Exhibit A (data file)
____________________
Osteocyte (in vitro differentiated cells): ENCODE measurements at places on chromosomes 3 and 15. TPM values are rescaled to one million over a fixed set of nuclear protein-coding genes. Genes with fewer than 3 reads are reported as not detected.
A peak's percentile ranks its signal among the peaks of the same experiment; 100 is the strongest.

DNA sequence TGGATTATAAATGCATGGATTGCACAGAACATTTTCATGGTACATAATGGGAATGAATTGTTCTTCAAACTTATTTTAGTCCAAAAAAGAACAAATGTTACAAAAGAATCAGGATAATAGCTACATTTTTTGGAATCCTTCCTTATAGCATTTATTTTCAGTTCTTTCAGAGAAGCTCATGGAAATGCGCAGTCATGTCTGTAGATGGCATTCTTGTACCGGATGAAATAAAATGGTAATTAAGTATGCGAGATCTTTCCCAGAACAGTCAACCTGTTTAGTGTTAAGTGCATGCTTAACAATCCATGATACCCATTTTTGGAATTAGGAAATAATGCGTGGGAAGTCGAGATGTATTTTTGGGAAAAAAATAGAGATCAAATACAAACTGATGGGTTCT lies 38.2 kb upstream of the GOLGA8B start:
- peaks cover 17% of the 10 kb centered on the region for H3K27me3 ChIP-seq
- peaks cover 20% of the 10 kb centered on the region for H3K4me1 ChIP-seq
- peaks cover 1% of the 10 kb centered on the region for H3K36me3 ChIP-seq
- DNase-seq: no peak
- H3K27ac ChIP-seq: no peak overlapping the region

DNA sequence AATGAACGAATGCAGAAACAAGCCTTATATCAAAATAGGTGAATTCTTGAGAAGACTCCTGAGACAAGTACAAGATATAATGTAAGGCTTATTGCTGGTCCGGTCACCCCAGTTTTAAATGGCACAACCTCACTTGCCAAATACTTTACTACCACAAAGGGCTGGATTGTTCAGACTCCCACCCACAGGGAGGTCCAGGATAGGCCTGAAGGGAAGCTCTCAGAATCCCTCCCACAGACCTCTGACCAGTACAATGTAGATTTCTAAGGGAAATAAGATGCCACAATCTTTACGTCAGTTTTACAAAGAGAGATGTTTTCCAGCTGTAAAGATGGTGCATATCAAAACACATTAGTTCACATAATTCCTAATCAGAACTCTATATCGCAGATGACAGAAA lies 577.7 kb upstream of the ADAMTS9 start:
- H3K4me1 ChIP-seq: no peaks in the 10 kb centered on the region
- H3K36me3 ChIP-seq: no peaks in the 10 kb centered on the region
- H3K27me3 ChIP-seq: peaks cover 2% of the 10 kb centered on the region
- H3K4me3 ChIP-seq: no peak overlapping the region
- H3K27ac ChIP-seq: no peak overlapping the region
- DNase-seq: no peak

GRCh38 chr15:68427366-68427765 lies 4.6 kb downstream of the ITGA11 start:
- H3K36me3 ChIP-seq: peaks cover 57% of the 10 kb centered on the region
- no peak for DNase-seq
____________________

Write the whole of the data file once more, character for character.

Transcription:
Osteocyte (in vitro differentiated cells): ENCODE measurements at places on chromosomes 3 and 15. TPM values are rescaled to one million over a fixed set of nuclear protein-coding genes. Genes with fewer than 3 reads are reported as not detected.
A peak's percentile ranks its signal among the peaks of the same experiment; 100 is the strongest.

DNA sequence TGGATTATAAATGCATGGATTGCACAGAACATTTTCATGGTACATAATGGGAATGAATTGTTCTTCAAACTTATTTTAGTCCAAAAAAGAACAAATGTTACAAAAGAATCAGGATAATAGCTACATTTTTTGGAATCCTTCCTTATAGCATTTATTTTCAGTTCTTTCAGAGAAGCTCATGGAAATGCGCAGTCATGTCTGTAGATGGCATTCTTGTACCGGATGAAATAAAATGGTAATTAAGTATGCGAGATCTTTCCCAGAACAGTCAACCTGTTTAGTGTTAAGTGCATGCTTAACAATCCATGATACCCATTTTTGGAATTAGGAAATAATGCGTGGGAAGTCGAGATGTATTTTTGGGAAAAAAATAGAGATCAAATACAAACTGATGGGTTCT lies 38.2 kb upstream of the GOLGA8B start:
- peaks cover 17% of the 10 kb centered on the region for H3K27me3 ChIP-seq
- peaks cover 20% of the 10 kb centered on the region for H3K4me1 ChIP-seq
- peaks cover 1% of the 10 kb centered on the region for H3K36me3 ChIP-seq
- DNase-seq: no peak
- H3K27ac ChIP-seq: no peak overlapping the region

DNA sequence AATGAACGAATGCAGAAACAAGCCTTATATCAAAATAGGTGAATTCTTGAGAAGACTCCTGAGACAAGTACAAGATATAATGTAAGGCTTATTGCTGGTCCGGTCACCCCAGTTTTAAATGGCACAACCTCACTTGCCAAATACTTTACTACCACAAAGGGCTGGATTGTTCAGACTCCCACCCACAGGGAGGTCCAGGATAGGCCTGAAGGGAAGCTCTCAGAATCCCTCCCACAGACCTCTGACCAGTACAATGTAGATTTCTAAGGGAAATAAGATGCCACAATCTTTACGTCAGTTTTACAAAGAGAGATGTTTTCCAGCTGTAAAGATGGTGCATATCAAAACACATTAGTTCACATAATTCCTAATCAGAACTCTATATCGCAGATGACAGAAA lies 577.7 kb upstream of the ADAMTS9 start:
- H3K4me1 ChIP-seq: no peaks in the 10 kb centered on the region
- H3K36me3 ChIP-seq: no peaks in the 10 kb centered on the region
- H3K27me3 ChIP-seq: peaks cover 2% of the 10 kb centered on the region
- H3K4me3 ChIP-seq: no peak overlapping the region
- H3K27ac ChIP-seq: no peak overlapping the region
- DNase-seq: no peak

GRCh38 chr15:68427366-68427765 lies 4.6 kb downstream of the ITGA11 start:
- H3K36me3 ChIP-seq: peaks cover 57% of the 10 kb centered on the region
- no peak for DNase-seq